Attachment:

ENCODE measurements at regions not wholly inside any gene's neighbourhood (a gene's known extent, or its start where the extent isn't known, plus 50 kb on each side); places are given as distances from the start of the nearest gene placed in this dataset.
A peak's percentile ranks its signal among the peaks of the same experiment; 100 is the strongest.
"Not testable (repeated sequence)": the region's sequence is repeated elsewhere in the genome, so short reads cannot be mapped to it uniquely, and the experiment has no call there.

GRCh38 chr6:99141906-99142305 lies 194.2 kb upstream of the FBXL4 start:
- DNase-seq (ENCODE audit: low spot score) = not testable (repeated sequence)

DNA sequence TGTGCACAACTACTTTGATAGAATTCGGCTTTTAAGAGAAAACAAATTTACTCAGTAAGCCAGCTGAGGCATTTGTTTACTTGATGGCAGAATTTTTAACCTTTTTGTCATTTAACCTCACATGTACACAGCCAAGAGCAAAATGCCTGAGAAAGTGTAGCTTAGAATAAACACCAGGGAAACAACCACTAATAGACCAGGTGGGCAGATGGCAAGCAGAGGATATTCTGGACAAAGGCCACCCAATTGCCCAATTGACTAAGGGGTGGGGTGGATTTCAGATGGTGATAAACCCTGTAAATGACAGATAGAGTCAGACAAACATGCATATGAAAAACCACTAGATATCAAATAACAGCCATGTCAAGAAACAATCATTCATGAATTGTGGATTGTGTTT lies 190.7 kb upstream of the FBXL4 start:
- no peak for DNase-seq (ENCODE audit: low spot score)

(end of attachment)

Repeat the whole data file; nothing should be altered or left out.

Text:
ENCODE measurements at regions not wholly inside any gene's neighbourhood (a gene's known extent, or its start where the extent isn't known, plus 50 kb on each side); places are given as distances from the start of the nearest gene placed in this dataset.
A peak's percentile ranks its signal among the peaks of the same experiment; 100 is the strongest.
"Not testable (repeated sequence)": the region's sequence is repeated elsewhere in the genome, so short reads cannot be mapped to it uniquely, and the experiment has no call there.

GRCh38 chr6:99141906-99142305 lies 194.2 kb upstream of the FBXL4 start:
- DNase-seq (ENCODE audit: low spot score) = not testable (repeated sequence)

DNA sequence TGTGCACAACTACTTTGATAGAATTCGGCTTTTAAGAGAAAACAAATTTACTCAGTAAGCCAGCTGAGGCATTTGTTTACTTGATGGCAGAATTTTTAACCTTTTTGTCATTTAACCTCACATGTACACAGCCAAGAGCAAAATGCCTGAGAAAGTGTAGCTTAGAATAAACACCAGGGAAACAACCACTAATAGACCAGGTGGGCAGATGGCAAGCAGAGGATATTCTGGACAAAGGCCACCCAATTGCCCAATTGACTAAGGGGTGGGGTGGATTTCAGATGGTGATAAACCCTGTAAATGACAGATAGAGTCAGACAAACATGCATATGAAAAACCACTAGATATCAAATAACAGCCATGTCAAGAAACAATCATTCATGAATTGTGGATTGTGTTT lies 190.7 kb upstream of the FBXL4 start:
- no peak for DNase-seq (ENCODE audit: low spot score)